Training may help weight-preoccupied women: women's self-esteem, self-concept improve after engaging in extensive strength-building program.
Dr. Wetter's study found that although weight-preoccupied women who engaged in strength training actually gained weight, they perceived themselves as looking smaller than before the program. Their scores on several surveys assessing attitudes about self also improved, suggesting that "they valued their physical selves and overall self-worth significantly more."
Dr. Wetter of the department of health promotion and human development at the University of Wisconsin, Stevens Point, enrolled 12 college women who screened positive for weight preoccupation. The participants were dissatisfied with their body size and reported that their weight and eating habits affected feelings of self-worth and interfered with academic performance or social relationships.
Upon enrollment, the women had moderately high scores on the Eating Disorder Inventory, especially in drive for thinness and body dissatisfaction. The mean score for drive for thinness was 11.2 (clinical diagnosis scores: 12-17); the mean score for body dissatisfaction was 15.4 (clinical diagnosis scores: 11-19). Their mean baseline weight was 147 pounds.
On a body Contour Drawing Rating Scale, with body types ranging from anorexic (1) to obese (9), the women on average identified themselves as being a 7, and chose 4 as the figure they would like to be.
All of the women entered an 8-week weight-training program of two sessions per week. Exercises included two-legged and bench presses, lateral pull downs and shoulder raises, triceps extensions, biceps curls, abdominal crunches, and back extensions.
The focus of the program was solely on "getting strong," Dr. Wetter told this newspaper. "I talked to them about the physiologic and health benefits of weight training but never said anything about weight management or losing body fat. I wanted them to focus purely on strength training--and not in a glamour magazine type of way, but by telling them 'you're going to train hard, and you're going to get strong.'"
Only six women provided post-intervention data, but their results were surprisingly consistent, according to Dr. Wetter. Their upper- and lower-extremity strength increased significantly (bench press weight increased from 73.5 pounds to 96 pounds; leg press, from 267 pounds to 437 pounds; and grip strength, from 31 pounds to 33 pounds). Scores on the Rosenberg Self-Esteem Scale increased a mean of 3 points. Scores on the Self-Concept Clarity Scale increased a mean of 6 points.
On the Eating Disorder Inventory, drive for thinness scores decreased a mean of 5 points, and body dissatisfaction scores decreased a mean of 6 points. The 40% decrease in both subscale scores brought the subjects out of the clinical diagnostic range and below the scores seen in women with symptoms of subclinical disordered eating. There was also a significant change in interpersonal distrust scores, which decreased by about 1 point.
All of the women gained weight (a mean of 3 pounds). They reported that their clothing felt tighter over their legs and that they had developed larger muscles, especially in their arms. Although they knew they had gained weight and muscle mass, all women identified themselves as having a smaller silhouette on the body contour drawing rating scale. The subjects still chose silhouette 4 as the ideal body type but now identified themselves as a 6 rather than as a 7.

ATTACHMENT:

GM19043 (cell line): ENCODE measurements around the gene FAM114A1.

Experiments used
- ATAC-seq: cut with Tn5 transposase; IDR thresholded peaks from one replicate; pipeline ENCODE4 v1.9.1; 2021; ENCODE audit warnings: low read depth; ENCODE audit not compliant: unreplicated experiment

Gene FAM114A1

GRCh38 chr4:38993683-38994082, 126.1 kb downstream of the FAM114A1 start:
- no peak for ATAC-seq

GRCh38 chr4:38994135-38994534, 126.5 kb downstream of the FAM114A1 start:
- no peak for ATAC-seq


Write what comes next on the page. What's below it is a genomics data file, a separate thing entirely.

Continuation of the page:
"Their perceived appearance more closely resembled their desired appearance, even though they had all gained weight and they all knew that they had gained weight," Dr. Wetter said. "They got bigger, but they felt smaller."
She hypothesized that the physical sensations of power and strength that accompany weight training improve self-esteem and self-concept clarity, both of which are related to eating patterns.
Low self-esteem has been shown to be one of the most important factors in developing ongoing eating problems, Dr. Wetter said. Low self-concept clarity can predispose women to negative perceptions that also increase the risk of disordered eating behaviors and attitudes.
"This approach to helping women with negative body esteem affords them the opportunity to have a positive body experience that can shape their self-evaluation," Dr. Wetter said.
"Given the ease and speed with which weight training increases strength, especially in the uninitiated, weight training appears to be ideally suited to increasing physical self-efficacy, a sense of mastery in a physical endeavor, and physical well-being. All provide positive feedback for shifting perceptions of the body and self in weight-preoccupied women."
Dr. Wetter stressed, however, that any weight-training program for women at risk of eating disorders should focus on gaining strength and ability, and should avoid sending any messages about burning fat or controlling weight.
"This could help them focus on the positive physical and psychological sensations and effects of weight training."
BY MICHELE G. SULLIVAN
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|Title Annotation:||Adult Psychiatry|
|Author:||Sullivan, Michele G.|
|Publication:||Clinical Psychiatry News|
|Date:||Aug 1, 2005|
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